4:30 p.m. — I get off my last meeting of the day and pop an Advil. We had to do some crisis intervention for one of my clients and, thankfully, got it resolved by the end of the day. I'm feeling relieved but exhausted, and all of the screen time gives me such headaches. I run out to the SAQ to pick up my favourite cheap wine. One of my oldest friends, P., is in town, so she comes by with fancy cheeses from the Atwater Market for a cinq à sept. We wear masks for a hug, and keep a safe distance while we catch up about work, family drama, boys — the usual. We haven't lived in the same city for three years, but whenever we see each other, it's like no time has passed. $11.80
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6:45 p.m. — P. heads off, and I feel anxiety setting in, probably as I process the heaviness of my work today. I grab a jacket and my AirPods (an impulsive, unnecessary purchase during early quarantine that I'm now obsessed with) and go for a walk to shake it off. I get back feeling way calmer but not hungry at all. Toast and peanut butter for dinner it is. With more wine.
10:50 p.m. — I shut off the TV after watching way too much of it. My new lockdown show is Mad Men. I'm still trying to get into it and am mostly watching for the '60s fashion. I've also developed a horrible bedtime habit in which I can't fall asleep unless I'm watching Friends. I set up my laptop, knowing full well that I'll be fast asleep before The Rembrandts declare that no one told me life was gonna be this way.
Daily Total: $11.80

Day Four

8:30 a.m. — God bless the sound of my iPhone alarm. Yesterday's note must have worked, because I don't wake up to the sound of someone hopping on my head. My faith in humanity is restored! It's going to be a good day.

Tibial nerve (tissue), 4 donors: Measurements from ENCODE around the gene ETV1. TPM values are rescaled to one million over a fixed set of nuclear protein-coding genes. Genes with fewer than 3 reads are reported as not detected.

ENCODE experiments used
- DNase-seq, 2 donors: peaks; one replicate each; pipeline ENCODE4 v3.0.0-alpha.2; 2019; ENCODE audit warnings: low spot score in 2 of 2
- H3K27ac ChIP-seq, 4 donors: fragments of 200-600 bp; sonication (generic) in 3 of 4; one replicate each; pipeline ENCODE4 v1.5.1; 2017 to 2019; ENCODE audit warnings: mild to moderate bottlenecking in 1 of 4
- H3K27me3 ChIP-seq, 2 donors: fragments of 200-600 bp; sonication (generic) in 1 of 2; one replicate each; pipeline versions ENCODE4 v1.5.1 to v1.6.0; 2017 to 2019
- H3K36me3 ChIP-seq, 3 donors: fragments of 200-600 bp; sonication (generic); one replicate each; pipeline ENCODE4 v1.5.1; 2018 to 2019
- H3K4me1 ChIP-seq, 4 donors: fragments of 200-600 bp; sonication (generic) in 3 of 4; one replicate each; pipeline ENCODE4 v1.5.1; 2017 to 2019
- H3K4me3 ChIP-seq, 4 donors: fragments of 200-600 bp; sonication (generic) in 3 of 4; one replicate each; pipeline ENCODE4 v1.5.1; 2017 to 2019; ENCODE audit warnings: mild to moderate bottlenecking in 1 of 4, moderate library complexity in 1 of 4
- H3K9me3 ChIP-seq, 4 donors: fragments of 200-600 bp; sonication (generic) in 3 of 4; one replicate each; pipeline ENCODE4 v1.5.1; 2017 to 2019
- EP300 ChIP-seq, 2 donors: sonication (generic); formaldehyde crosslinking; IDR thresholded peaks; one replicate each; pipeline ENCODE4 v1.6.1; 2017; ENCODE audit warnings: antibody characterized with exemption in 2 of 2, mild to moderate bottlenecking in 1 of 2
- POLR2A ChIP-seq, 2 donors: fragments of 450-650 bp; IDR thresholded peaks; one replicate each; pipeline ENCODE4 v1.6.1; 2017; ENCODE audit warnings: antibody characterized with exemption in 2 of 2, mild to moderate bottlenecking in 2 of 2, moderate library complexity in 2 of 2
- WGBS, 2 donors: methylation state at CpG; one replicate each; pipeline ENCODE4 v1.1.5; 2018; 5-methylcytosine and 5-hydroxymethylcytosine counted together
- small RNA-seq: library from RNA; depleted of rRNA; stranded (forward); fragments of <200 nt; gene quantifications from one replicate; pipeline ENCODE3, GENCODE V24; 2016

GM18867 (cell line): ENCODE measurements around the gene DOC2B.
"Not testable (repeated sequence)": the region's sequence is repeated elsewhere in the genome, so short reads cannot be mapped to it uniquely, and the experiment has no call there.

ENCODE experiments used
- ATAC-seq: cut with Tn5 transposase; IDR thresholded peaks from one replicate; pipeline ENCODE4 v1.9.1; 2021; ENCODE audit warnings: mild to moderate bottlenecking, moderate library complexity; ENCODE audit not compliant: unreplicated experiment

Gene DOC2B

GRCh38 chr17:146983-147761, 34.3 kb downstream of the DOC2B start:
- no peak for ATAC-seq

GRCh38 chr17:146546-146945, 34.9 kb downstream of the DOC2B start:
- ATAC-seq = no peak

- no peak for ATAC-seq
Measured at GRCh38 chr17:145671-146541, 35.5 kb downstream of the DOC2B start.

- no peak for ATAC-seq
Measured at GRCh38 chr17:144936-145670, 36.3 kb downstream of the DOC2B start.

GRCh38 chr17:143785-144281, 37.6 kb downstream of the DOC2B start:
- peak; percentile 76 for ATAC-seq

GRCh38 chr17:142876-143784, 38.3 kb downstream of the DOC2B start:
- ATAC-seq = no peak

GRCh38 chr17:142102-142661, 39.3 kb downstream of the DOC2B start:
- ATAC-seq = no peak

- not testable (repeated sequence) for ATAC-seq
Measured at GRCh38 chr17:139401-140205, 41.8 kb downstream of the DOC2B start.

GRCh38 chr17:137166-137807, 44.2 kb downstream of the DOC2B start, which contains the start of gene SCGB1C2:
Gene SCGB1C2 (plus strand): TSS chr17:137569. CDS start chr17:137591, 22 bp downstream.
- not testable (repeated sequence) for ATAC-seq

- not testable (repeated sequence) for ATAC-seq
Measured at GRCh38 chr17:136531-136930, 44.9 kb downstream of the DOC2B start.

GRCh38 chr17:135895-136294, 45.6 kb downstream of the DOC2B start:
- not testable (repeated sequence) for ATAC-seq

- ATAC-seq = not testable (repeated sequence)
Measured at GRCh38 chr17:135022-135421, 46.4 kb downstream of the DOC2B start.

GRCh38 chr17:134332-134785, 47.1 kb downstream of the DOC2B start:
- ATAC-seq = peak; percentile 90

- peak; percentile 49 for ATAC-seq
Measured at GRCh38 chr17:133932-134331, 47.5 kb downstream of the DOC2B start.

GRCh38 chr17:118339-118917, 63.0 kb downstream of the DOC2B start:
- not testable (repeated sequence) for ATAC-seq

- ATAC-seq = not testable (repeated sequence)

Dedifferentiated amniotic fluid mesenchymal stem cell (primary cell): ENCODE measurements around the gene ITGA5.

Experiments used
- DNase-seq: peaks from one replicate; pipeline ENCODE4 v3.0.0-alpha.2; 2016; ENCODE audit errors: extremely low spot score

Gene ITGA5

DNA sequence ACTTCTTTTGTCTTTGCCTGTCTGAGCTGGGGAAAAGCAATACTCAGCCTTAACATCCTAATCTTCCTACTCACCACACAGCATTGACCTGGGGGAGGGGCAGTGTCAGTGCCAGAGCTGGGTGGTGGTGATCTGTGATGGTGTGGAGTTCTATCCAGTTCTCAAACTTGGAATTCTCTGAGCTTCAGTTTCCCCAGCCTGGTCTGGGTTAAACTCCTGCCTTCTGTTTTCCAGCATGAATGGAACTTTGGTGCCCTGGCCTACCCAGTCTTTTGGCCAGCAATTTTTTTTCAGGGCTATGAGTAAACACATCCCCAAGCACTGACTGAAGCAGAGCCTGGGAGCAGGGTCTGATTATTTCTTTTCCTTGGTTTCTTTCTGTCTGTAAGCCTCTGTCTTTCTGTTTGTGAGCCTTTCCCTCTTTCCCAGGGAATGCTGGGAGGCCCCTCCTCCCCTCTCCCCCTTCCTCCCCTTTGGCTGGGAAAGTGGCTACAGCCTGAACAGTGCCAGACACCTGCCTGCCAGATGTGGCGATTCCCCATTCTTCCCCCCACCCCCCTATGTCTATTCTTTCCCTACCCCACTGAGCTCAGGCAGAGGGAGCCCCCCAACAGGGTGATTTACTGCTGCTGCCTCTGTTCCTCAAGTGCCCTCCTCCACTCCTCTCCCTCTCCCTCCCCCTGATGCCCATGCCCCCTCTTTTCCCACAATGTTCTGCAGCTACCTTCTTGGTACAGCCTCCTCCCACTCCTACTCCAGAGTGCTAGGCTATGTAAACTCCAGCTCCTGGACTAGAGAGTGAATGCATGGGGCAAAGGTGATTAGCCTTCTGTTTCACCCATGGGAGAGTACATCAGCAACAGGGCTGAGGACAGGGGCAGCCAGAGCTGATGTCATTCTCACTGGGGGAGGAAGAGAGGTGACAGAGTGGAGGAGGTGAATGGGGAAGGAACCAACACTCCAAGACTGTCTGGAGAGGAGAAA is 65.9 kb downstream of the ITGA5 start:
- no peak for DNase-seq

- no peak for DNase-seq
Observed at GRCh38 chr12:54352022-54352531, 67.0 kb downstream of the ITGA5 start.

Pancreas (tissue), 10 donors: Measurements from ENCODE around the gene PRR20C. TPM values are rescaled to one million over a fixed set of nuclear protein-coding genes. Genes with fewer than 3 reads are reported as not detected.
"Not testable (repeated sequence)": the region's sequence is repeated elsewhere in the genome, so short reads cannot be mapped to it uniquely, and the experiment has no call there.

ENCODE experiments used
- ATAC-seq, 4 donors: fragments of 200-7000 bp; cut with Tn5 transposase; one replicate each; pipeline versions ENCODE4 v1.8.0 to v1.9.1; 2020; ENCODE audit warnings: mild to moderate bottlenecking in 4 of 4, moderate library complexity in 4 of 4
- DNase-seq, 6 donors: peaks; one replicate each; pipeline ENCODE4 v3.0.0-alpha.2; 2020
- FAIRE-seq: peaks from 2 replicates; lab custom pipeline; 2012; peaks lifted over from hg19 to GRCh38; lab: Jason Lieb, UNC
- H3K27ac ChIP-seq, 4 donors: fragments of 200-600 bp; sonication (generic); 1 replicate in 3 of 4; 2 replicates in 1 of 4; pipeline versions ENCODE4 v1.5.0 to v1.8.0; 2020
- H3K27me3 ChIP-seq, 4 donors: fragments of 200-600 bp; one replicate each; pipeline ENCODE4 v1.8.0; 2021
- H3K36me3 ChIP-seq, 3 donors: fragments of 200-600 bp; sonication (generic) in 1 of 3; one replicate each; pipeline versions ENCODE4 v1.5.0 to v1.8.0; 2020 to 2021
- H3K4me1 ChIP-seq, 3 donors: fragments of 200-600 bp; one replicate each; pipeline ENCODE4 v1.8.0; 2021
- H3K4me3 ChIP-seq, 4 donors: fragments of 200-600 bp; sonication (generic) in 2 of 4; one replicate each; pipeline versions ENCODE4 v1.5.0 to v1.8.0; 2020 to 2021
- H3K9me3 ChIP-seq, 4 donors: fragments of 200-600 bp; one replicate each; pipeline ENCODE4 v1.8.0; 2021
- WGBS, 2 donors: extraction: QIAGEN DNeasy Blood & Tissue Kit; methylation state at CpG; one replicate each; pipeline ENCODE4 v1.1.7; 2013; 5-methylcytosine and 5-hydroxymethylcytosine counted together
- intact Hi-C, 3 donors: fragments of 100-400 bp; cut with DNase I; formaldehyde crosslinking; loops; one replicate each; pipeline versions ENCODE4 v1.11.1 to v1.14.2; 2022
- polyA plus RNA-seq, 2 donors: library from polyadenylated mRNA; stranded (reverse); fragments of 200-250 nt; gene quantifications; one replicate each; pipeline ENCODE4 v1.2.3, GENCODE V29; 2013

11 a.m. — Good coffee accompanied by a quiet work day is exactly what I need after yesterday's insanity. I spend the afternoon calling clients that I haven't spoken with in a while and chat over FaceTime with my sister. My office closes early on Fridays, and the weekend can't come fast enough. Yes it's a cliché, but TGIF.
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3:30 p.m. — I set out on the 25-minute walk to my parents' house to borrow their car for some errands. (I didn't plan to live so close to them, I swear.) I ordered dining chairs from Structube MONTHS ago, and they're finally ready for pick up. I paid for the chairs in full when I ordered them, so this feels like a gift. Not that I can have anyone over these days, but my space is now one step closer to completion. I moved into my first solo apartment this past spring and have been taking my time putting it all together as my budget allows for it. I've loved being able to figure out my style and design the place exactly how I like. I feel like such a grownup! I take advantage of the car and go grocery shopping, stocking up on heavy items that I procrastinate buying when I do my errands on foot. I feel like I'm preparing for the end of the world with all the canned and dry goods I get. Which I guess is not totally inaccurate these days. $46.10